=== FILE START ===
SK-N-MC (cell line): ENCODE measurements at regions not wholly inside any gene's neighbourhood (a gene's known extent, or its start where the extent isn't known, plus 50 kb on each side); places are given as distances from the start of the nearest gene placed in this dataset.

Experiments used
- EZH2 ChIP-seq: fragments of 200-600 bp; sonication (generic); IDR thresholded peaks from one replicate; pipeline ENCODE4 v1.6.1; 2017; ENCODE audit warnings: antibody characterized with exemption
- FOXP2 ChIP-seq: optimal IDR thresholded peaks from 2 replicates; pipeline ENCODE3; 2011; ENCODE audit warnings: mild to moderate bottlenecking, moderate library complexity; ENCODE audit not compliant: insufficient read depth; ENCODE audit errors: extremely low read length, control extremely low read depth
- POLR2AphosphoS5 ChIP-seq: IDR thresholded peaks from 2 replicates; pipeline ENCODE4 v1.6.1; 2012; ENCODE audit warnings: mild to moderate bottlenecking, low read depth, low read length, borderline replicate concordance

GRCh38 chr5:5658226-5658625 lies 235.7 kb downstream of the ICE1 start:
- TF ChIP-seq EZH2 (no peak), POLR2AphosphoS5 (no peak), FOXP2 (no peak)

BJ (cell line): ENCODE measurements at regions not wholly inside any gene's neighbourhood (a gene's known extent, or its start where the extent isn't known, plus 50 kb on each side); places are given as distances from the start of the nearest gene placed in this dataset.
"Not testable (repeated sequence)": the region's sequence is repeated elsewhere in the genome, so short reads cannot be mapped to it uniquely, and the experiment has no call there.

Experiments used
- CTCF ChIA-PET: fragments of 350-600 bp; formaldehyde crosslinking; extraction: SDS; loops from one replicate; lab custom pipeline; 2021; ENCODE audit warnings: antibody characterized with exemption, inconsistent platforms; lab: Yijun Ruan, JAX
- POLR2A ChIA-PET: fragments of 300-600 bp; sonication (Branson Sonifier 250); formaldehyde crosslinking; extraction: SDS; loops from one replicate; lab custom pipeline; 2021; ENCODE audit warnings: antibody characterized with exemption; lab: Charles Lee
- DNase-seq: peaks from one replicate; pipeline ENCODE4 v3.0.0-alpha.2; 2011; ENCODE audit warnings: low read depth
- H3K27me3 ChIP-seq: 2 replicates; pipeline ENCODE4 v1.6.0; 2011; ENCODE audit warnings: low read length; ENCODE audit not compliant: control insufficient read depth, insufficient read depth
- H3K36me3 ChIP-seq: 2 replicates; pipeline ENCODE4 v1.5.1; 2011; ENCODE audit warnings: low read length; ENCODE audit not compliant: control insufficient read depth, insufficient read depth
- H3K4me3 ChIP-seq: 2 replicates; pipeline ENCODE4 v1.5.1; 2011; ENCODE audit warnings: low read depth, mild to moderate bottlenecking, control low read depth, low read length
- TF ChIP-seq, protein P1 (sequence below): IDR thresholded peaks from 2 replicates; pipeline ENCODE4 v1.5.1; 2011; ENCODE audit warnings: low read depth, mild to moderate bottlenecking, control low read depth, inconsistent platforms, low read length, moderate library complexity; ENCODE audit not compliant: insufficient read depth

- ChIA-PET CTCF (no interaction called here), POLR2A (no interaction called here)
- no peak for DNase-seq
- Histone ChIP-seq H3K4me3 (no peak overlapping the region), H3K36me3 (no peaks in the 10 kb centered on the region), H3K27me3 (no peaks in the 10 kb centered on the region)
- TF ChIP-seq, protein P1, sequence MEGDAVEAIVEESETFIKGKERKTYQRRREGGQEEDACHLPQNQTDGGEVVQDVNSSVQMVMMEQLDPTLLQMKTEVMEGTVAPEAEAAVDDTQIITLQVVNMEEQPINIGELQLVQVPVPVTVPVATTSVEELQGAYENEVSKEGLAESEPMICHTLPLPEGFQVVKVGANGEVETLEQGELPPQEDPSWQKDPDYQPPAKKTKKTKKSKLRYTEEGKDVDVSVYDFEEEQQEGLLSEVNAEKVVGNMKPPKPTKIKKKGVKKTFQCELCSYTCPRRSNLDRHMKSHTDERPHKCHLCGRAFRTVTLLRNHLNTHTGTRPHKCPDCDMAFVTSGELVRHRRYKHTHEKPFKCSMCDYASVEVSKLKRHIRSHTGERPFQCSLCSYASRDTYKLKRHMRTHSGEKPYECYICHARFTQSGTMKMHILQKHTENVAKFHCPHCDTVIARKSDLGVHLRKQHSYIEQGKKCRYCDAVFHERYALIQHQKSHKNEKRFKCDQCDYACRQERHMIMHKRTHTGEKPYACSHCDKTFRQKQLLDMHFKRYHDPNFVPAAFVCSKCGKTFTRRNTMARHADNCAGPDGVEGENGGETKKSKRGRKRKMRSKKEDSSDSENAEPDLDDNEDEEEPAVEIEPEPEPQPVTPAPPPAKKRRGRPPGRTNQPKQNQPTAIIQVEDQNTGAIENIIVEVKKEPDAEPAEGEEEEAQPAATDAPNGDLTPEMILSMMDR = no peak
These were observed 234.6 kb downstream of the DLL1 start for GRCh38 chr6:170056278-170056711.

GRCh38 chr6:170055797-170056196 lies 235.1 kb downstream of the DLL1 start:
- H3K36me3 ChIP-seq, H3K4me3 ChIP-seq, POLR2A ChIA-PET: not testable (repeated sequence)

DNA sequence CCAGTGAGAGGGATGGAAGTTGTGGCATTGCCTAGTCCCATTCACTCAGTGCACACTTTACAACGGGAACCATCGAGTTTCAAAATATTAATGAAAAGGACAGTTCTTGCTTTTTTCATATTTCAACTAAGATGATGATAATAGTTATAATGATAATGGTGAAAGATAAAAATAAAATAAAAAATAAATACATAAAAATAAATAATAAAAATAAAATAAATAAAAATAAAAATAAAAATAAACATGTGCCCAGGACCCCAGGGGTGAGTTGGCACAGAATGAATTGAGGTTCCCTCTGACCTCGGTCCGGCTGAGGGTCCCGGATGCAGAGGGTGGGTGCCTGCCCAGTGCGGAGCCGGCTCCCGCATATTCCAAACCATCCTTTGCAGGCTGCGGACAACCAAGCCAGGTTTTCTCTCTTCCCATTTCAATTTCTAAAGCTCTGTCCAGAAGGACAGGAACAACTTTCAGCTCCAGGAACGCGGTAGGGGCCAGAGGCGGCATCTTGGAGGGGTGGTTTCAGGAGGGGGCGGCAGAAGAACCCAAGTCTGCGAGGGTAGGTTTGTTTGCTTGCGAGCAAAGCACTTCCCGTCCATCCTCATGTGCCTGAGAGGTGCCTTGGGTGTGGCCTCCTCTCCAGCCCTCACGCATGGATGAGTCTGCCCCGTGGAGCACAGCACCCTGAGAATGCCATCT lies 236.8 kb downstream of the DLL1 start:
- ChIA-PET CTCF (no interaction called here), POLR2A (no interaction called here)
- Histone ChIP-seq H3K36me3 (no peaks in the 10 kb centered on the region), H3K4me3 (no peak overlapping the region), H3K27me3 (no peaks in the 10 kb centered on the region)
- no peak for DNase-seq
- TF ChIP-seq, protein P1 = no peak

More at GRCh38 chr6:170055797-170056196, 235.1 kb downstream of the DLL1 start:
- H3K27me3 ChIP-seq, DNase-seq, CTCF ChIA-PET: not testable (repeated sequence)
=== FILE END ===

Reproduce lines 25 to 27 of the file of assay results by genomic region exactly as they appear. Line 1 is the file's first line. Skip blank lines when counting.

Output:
DNA sequence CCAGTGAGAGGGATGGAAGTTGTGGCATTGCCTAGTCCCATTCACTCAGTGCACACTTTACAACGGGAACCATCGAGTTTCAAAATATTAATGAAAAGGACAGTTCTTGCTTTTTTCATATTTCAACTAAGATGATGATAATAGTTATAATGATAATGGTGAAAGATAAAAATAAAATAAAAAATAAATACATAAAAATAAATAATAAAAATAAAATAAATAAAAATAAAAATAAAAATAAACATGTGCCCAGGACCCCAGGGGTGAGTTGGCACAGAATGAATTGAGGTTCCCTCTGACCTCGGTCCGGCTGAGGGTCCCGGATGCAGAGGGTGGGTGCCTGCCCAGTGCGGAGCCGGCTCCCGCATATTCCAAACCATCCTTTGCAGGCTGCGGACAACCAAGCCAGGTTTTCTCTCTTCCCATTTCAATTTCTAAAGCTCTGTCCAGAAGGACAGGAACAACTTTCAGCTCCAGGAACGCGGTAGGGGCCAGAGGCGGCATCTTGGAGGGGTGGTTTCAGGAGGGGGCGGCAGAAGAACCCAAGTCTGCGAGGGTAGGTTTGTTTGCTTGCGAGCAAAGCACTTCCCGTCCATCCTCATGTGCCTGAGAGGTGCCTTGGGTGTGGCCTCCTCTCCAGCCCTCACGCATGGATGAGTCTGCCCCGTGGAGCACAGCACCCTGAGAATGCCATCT lies 236.8 kb downstream of the DLL1 start:
- ChIA-PET CTCF (no interaction called here), POLR2A (no interaction called here)
- Histone ChIP-seq H3K36me3 (no peaks in the 10 kb centered on the region), H3K4me3 (no peak overlapping the region), H3K27me3 (no peaks in the 10 kb centered on the region)